One potential solution to identifying prostate cancer has been found in dogs which have the ability to detect numerous cancers in patients simply from their scent. In fact, this skill was clinically tested and proven in a paper published in 2015, leading researchers to wonder if it is possible to electronically detect cancer signatures on individuals. 

Now, researchers from Italy have published their findings on a device that, while still in the prototyping stage, is capable of detecting trace amounts of prostate cancer markers in urine samples. Instead of submerging the device into a urine sample, it instead incorporates an electronic noise that can detect trace amounts of VOCs that correspond to prostate cancer. 

According to the researchers, their device provided a detection accuracy of 85% and a 79% specificity, meaning that 1 in 5 healthy individuals would be given a false positive result. However, such a device would be used in conjunction with a blood test to confirm the positive result. Additionally, as the device is only in its prototyping stage, it still requires refinement and is nowhere near ready for real-world medical use.

How could such sensors help future diagnoses?

Prostate cancer isn’t the only cancer that is likely to leave traces in urine and faeces, and the development of electronic noses could see the creation of smart toilets. While the idea may sound unusual, having sensors integrated into toilets capable of basic diagnostics could help identify potential problems in their early stages. If combined with other sensors (such as colour spectrometers), it could even provide an in-depth analysis of the state of one’s bowels and urine content, including sugar, blood, and salts.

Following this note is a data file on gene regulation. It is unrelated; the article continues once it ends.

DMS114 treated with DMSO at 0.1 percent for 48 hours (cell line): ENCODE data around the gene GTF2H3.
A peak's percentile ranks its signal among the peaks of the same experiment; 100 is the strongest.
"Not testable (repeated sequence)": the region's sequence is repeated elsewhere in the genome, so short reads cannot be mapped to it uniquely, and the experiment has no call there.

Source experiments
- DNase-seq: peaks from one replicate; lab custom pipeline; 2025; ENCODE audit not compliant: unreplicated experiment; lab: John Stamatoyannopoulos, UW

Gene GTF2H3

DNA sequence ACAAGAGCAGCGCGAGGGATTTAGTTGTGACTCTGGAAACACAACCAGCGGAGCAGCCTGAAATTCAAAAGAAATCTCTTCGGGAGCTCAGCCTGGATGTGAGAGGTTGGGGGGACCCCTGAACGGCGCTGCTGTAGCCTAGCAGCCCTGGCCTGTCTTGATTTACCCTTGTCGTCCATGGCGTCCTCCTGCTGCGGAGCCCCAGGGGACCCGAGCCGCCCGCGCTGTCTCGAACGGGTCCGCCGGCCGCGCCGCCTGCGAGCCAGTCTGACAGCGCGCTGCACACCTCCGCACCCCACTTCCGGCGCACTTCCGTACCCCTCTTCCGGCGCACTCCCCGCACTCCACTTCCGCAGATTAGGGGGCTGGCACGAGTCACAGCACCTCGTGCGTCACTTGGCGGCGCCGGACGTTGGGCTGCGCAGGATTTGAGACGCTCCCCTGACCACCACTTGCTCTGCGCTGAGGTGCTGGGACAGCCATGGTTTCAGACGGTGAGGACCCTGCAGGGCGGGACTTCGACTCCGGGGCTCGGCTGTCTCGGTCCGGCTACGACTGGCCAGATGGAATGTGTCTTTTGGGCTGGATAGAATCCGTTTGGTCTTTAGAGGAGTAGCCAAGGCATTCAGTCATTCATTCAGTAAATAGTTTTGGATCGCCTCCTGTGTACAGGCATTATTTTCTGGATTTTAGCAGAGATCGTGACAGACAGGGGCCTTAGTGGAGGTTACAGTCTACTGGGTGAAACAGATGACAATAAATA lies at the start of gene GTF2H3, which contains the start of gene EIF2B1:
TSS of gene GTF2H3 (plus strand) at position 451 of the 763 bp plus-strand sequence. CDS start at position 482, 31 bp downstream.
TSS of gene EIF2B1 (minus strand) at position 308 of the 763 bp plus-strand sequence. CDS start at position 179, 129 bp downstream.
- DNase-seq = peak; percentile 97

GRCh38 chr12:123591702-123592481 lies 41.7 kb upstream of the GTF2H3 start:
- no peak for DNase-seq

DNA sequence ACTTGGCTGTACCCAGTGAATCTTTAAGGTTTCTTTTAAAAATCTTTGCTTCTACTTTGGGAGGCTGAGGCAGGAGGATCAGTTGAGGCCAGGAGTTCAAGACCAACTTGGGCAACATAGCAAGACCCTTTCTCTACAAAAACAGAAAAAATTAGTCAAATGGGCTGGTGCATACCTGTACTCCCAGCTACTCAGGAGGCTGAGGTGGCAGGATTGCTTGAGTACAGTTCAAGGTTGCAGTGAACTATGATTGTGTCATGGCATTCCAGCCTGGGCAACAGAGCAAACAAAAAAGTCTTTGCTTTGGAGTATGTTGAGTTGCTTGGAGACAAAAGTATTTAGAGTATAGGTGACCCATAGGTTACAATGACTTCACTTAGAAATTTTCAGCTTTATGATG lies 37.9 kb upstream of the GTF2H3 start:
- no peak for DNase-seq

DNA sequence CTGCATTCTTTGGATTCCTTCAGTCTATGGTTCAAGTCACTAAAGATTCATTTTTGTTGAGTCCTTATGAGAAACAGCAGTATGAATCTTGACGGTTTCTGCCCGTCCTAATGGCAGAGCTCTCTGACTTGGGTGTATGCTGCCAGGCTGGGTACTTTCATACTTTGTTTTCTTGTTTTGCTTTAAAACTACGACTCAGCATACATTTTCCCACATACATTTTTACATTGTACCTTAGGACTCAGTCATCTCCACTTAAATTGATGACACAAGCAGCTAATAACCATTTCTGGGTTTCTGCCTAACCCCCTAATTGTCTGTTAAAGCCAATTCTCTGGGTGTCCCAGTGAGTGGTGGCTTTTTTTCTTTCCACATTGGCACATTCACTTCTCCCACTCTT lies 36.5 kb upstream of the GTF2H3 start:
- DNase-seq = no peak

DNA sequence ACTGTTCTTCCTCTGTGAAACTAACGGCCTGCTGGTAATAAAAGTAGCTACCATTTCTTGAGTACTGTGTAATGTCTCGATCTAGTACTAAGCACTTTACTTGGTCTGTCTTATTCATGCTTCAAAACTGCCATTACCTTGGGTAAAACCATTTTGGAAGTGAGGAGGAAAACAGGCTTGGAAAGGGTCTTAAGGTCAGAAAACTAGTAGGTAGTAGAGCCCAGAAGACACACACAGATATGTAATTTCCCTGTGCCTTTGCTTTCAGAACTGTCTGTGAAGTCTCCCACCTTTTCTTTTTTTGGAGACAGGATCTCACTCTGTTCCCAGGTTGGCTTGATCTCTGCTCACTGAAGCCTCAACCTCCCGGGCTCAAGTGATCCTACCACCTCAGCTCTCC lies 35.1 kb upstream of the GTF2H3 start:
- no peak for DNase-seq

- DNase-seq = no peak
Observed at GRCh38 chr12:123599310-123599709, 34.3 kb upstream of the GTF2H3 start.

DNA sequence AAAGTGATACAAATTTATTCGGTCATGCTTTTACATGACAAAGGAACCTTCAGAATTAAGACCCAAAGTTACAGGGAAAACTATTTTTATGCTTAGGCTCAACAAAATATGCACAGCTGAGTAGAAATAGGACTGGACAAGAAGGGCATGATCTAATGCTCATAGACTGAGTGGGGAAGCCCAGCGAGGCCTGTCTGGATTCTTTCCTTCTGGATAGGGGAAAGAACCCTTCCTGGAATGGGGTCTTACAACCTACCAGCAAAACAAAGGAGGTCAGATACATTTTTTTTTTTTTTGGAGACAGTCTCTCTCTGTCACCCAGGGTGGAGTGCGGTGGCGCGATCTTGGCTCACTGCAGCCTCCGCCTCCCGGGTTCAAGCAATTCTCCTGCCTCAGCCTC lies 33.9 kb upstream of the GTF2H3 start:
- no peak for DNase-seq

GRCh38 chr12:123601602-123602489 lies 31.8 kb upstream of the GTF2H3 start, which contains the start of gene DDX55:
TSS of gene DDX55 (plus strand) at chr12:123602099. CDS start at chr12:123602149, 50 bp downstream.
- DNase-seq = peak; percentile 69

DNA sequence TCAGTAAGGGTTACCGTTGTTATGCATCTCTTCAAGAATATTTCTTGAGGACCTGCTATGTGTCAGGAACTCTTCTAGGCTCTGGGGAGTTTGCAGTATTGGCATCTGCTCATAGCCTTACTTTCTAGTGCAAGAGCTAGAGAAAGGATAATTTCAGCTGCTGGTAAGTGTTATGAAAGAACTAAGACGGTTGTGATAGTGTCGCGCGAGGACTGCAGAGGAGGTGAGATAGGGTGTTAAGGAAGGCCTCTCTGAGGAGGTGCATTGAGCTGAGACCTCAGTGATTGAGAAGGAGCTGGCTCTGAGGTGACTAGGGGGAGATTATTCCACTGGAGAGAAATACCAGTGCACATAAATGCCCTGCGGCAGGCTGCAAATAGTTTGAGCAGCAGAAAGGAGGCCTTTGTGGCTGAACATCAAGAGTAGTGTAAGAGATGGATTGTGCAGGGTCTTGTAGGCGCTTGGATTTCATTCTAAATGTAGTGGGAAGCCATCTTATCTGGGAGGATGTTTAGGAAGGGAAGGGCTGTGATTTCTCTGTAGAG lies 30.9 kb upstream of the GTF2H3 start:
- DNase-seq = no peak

If such devices could be developed, it would further realise a future whereby individuals take the diagnosis and basic medical treatment into their own hands. Going into the far future, it is likely that people will look back into the past and wonder why people in the 21st century thought it was a good idea to put all the sick people into the same space where diseases can easily spread (secondary infections are common in hospitals, and are caused by the close proximity to other patients).

The device developed by the researchers is still in the prototyping stage, but with more time, it is likely that it will become a major method for the rapid detection of cancers that are easily curable if caught early. 


By Robin Mitchell

Robin Mitchell is an electronic engineer who has been involved in electronics since the age of 13. After completing a BEng at the University of Warwick, Robin moved into the field of online content creation, developing articles, news pieces, and projects aimed at professionals and makers alike. Currently, Robin runs a small electronics business, MitchElectronics, which produces educational kits and resources.